There's nothing like a slight change of routine to send we Aspergic types into fits of discord. I like to think I've transcended that stage, and begun to relish perturbations to my schedule. Take this morning. My bike was at the shop being repaired, in itself no more than a minor inconvenience. I also overslept by about 45 minutes. This combination, as the project manager in me would say, negatively impacted the cost/benefit profile of the "gym before work" proposition. As I was contemplating my options, a lens fell out of my glasses, and was nearly taken away as a plaything by the cat, at which point the old me would have decided the gods were toying with me, and sulked theatrically.
However, the new, go with the flow, surf life's ups and downs, turn a problem into an opportunity me took a look out of the window, saw it wasn't actually raining, and went for a run along the Union Canal towpath instead. It felt wonderful. I managed a steady pace, remembering to myself that the outdoor work is to acclimatise my joints, not break speed records, enjoyed the autumn sunrise reflecting in the canal, and revelled in the view from the viaduct as I headed west towards Wester Hailes. I listened to my next two chronological episodes of Doctor Who, The Web of Fear 6, and Fury From The Deep 1, and returned home in time to shower change and breakfast before going out. An experience like that sets you up for whatever the day can throw at you.
I noticed at the weekend that The Web of Fear contains characters called Arnold and Lane, which indicates that there was more than one type of London Underground preoccupying the writers in 1968.
I went to the Doctor's on the way to work, and was relieved to hear his view that my upset stomach is probably due to too much high-fibre cereal. Whatever next? Eyestrain from reading The Guardian? Stubbed toes from wearing sandals? I'm quite relieved that his suspicion matches mine, specifically because it legitimises my new desire to eat porridge for breakfast whenever I can.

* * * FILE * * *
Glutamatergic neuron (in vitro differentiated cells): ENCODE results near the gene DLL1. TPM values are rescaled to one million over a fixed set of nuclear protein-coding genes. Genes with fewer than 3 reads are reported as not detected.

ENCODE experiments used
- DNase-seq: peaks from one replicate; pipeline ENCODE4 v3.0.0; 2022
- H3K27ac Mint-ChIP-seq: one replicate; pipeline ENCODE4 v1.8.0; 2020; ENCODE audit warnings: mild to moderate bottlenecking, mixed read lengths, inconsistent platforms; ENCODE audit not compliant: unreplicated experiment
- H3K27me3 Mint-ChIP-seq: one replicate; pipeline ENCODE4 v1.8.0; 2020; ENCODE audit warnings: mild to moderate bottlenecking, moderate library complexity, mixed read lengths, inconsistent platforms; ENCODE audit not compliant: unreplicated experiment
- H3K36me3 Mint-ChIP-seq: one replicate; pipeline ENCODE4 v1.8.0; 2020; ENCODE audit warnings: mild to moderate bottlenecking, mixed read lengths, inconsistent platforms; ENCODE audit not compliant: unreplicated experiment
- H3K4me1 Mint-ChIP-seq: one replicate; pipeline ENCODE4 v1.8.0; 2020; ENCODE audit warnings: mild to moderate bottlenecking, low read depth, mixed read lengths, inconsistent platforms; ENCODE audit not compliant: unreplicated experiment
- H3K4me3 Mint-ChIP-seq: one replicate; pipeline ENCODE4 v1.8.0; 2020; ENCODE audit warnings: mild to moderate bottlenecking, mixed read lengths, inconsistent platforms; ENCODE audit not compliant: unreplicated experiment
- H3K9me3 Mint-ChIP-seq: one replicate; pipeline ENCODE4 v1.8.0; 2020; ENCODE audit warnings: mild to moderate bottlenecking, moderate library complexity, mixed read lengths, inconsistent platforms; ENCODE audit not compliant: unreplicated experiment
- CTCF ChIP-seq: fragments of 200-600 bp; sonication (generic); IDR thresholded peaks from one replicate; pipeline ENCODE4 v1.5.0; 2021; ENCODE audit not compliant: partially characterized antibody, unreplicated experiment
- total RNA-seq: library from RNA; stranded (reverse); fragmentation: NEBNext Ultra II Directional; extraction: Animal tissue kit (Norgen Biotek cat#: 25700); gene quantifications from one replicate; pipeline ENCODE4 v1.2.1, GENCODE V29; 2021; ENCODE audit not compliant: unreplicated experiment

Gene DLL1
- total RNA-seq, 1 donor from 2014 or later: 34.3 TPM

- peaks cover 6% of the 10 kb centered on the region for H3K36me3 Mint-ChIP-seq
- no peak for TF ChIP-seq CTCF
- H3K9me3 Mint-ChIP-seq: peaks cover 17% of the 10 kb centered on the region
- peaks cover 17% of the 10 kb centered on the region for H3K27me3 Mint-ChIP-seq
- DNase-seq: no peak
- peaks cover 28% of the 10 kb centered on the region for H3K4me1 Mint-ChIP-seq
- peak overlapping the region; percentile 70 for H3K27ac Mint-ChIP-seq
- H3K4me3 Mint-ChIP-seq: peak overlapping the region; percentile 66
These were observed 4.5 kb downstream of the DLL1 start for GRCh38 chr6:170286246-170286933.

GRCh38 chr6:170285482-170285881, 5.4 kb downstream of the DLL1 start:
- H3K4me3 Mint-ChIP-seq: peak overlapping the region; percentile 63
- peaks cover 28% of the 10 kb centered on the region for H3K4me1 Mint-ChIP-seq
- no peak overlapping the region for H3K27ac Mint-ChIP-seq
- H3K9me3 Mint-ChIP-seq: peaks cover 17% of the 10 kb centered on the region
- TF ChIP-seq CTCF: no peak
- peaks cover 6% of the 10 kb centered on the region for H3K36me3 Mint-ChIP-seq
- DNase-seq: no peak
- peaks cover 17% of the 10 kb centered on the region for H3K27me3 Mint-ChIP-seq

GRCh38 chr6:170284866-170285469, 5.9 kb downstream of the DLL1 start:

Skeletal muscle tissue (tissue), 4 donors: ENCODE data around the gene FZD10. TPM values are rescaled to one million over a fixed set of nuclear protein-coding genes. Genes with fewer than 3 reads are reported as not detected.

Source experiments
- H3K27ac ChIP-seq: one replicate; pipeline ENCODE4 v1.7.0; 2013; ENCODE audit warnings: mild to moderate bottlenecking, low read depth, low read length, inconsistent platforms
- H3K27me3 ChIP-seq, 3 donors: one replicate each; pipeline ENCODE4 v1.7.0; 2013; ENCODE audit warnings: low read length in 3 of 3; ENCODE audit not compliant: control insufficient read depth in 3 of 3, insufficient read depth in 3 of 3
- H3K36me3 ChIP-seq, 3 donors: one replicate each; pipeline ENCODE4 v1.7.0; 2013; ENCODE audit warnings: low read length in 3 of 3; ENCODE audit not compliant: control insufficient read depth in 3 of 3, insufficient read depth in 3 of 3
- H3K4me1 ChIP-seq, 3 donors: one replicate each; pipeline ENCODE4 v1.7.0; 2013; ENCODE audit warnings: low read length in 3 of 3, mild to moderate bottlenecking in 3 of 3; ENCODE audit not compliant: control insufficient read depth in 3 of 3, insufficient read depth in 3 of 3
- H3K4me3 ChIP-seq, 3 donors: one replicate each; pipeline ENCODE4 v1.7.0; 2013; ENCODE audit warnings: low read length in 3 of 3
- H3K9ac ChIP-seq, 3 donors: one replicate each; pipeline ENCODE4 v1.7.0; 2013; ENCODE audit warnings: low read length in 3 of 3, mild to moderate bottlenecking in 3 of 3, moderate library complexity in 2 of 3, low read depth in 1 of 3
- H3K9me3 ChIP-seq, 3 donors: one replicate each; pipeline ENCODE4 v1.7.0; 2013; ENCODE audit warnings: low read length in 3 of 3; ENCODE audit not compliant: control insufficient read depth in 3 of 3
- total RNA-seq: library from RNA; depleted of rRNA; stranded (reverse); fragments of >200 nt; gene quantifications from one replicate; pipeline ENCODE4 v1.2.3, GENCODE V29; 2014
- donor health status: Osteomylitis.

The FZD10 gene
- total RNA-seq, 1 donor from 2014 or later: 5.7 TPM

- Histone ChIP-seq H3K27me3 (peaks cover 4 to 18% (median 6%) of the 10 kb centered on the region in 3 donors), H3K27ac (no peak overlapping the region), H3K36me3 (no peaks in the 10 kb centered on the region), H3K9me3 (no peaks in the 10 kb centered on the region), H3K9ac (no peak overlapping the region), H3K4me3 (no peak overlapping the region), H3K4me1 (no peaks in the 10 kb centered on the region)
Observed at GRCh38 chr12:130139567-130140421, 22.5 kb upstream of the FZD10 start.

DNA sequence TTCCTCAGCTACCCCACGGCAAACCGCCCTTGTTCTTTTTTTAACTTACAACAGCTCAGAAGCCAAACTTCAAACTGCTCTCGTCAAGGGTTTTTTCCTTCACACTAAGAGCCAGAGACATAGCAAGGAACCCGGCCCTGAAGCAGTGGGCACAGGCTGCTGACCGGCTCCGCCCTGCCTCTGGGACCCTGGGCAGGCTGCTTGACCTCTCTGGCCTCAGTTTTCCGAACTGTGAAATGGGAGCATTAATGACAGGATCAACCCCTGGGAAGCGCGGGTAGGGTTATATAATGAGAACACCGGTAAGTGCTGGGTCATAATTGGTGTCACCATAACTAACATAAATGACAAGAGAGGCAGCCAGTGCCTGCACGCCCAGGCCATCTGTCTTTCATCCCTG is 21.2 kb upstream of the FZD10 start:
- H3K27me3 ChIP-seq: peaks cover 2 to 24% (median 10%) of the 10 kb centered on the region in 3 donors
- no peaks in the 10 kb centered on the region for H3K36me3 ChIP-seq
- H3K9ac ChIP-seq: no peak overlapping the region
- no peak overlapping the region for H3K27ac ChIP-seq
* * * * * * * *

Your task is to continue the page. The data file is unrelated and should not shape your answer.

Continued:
My Mum made us porridge for breakfast when I was little, and round our way it was served with whole milk (to cool it down) and Tate and Lyle's golden syrup (to give us diabetes). My grown up version is made with skimmed milk, and in an effort to keep my glucose levels down, not much else. At the weekend, I made a serendipitous discovery. I had more natural yoghurt in the fridge than I knew what to do with, so I dolloped some on my porridge and topped it with a little honey. Nectar! The sweet and sour contrast turned this utilitarian slop into the food of the gods. I shall continue to experiment, with stewed apple, sliced fruit, and anything else that isn't too fibrous. The only question remaining is whether I can exercise on a stomach full of it, as I suspect that the gym would be less tolerant of my somehow heating porridge on the premises (How, anyway? A discreet camping stove?) than they have been of my inoffensive tupperware box of muesli. I will therefore have to digest this unexpected feast before leaving the house.